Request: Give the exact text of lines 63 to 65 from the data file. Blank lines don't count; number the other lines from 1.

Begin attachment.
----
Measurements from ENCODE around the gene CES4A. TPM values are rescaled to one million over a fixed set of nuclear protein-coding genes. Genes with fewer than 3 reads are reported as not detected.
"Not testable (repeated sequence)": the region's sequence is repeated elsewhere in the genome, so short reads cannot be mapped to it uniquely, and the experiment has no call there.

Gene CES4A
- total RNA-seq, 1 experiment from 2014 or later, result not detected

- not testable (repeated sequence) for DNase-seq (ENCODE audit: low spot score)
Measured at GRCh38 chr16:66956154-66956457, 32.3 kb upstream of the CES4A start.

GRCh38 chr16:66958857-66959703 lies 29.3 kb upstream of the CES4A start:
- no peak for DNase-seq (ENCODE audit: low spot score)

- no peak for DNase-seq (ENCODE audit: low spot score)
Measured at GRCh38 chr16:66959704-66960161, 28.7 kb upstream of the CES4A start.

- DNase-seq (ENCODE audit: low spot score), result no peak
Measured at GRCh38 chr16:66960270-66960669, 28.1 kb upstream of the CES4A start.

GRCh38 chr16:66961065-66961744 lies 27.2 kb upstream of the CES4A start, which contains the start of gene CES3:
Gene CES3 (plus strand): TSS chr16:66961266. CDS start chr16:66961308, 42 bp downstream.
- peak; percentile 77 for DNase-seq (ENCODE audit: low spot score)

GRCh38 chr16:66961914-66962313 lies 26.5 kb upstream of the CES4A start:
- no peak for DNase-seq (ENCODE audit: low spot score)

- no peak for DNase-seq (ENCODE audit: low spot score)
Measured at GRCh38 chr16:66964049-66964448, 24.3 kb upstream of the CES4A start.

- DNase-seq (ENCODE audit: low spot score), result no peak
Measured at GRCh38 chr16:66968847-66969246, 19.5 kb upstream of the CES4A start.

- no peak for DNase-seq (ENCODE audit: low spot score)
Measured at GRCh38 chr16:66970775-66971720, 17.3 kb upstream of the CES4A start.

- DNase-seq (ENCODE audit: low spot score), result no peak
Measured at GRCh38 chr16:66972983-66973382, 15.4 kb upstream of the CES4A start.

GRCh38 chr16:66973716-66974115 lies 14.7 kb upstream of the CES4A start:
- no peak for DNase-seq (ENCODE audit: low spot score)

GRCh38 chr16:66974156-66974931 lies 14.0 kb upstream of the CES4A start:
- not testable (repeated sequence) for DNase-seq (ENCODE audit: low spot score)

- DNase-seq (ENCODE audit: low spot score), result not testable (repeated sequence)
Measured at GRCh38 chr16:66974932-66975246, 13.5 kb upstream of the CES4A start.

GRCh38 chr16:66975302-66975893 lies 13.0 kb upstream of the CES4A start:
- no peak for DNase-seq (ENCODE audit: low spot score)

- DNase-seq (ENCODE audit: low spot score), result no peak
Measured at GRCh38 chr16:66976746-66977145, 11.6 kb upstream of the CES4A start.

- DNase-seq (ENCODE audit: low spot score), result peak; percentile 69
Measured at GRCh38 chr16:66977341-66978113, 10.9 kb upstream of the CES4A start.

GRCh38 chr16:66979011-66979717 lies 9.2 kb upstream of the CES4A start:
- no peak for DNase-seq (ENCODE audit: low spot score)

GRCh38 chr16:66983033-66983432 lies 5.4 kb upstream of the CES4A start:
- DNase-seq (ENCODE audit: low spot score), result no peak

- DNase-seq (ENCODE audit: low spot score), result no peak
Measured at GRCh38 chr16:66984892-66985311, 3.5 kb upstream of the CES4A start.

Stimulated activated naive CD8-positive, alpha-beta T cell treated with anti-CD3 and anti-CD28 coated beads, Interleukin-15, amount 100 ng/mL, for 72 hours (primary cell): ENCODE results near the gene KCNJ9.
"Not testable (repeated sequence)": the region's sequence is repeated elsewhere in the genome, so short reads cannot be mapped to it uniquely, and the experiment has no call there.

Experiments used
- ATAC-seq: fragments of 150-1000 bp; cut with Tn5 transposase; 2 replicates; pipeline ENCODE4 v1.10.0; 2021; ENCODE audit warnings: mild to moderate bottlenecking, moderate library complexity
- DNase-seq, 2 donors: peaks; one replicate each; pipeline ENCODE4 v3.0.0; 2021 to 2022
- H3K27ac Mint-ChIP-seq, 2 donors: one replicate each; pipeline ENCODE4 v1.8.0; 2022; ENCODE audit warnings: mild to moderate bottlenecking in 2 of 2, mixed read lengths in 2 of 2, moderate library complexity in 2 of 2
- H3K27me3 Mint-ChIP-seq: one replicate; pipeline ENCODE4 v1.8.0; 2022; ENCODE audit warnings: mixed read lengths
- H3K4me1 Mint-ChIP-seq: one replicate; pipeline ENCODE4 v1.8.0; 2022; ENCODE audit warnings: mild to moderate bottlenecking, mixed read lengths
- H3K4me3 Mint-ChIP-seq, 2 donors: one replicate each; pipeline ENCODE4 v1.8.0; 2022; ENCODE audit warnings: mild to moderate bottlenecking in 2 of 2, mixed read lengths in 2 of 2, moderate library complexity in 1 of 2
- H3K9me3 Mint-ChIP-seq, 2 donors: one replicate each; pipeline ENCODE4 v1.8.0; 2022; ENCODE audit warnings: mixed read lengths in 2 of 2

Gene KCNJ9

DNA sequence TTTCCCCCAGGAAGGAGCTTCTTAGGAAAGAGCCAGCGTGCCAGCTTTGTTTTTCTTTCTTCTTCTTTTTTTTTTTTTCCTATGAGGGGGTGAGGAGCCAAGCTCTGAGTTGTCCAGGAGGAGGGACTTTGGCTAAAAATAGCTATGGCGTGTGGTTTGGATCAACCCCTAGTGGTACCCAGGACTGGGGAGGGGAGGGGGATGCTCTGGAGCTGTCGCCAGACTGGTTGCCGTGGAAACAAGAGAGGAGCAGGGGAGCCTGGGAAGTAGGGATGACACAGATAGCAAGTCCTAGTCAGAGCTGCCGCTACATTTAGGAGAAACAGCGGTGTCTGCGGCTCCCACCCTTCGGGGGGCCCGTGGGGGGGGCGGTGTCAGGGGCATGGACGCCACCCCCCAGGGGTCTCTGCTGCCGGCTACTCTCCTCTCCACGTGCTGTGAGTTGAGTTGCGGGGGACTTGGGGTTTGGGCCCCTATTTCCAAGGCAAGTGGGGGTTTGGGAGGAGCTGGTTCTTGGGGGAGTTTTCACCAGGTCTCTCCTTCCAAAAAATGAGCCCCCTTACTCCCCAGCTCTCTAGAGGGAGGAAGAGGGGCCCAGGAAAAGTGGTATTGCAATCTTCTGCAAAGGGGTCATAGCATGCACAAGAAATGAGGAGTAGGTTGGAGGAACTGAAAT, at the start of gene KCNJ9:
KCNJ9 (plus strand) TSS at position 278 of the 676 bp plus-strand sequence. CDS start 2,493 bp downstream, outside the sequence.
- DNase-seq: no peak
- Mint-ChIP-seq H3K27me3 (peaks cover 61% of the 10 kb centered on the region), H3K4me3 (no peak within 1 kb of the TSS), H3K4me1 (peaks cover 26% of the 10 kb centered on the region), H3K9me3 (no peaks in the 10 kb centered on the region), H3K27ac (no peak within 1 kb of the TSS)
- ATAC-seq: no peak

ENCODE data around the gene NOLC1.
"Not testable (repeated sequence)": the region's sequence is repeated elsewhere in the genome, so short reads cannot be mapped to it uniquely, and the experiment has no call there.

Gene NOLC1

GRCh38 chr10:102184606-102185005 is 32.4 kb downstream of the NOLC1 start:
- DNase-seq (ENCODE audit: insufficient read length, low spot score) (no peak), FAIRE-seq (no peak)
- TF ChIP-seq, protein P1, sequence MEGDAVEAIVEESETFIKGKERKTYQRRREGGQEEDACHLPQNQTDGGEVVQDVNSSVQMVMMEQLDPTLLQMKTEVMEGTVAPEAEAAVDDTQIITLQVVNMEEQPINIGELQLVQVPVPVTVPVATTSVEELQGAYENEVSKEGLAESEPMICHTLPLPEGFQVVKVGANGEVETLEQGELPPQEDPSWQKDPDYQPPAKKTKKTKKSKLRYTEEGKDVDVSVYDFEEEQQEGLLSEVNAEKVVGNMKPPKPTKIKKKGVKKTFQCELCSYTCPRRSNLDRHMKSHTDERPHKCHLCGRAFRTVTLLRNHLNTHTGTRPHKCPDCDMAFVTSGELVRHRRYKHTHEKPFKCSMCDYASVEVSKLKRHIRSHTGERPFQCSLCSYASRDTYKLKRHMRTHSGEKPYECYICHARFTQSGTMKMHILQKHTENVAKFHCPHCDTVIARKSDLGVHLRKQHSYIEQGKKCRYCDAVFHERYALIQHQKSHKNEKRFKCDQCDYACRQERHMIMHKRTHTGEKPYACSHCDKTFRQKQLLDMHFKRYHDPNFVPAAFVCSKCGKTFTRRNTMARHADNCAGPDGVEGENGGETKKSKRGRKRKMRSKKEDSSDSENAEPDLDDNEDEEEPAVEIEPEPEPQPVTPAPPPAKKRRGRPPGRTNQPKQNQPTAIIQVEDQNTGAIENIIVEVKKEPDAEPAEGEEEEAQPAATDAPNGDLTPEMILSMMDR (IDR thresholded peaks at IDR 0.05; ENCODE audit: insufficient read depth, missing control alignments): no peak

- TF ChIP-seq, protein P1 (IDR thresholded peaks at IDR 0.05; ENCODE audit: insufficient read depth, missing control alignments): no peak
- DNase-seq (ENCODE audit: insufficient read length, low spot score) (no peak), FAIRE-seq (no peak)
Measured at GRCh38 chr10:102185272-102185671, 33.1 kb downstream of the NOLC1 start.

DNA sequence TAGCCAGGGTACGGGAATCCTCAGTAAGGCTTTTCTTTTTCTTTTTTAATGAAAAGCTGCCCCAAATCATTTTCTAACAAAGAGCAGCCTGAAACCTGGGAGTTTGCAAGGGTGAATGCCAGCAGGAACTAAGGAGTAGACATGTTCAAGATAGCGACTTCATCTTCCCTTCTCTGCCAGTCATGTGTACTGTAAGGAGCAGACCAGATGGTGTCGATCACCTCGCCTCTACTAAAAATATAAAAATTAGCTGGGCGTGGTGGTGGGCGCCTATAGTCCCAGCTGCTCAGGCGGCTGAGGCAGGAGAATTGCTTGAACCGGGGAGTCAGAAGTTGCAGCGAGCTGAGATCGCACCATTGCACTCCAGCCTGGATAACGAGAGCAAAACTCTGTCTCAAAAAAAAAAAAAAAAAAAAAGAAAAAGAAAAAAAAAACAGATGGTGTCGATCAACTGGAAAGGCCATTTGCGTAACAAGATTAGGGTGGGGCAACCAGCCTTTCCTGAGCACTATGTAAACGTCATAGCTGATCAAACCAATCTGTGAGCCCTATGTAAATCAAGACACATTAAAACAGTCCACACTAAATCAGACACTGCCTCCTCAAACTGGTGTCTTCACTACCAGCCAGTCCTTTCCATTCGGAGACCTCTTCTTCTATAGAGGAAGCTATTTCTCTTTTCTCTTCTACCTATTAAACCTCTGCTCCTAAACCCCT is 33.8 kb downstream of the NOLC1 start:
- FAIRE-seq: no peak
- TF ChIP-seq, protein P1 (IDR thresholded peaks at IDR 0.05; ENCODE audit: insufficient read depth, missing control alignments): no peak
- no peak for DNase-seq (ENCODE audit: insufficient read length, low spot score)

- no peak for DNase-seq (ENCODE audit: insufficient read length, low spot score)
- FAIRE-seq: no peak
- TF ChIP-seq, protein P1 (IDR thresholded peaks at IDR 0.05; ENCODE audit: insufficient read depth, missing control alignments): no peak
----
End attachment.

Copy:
GRCh38 chr10:102184606-102185005 is 32.4 kb downstream of the NOLC1 start:
- DNase-seq (ENCODE audit: insufficient read length, low spot score) (no peak), FAIRE-seq (no peak)
- TF ChIP-seq, protein P1, sequence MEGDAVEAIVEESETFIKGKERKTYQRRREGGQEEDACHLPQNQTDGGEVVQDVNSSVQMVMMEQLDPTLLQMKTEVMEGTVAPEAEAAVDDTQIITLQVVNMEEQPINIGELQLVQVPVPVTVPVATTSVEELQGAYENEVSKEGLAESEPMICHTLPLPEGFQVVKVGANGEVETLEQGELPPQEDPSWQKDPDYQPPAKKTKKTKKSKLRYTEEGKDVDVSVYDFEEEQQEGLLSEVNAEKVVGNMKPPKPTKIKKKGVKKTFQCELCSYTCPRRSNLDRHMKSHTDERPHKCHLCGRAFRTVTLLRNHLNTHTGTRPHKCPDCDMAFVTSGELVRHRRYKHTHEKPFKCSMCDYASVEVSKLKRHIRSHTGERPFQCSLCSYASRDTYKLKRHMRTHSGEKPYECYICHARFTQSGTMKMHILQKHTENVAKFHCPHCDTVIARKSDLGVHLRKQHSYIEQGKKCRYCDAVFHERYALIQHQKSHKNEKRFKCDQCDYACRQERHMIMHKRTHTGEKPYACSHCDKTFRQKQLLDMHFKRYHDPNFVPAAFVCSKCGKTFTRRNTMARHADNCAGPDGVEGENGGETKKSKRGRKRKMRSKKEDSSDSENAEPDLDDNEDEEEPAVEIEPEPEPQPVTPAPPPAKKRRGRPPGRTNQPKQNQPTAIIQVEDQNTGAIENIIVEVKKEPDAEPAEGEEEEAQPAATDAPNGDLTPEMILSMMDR (IDR thresholded peaks at IDR 0.05; ENCODE audit: insufficient read depth, missing control alignments): no peak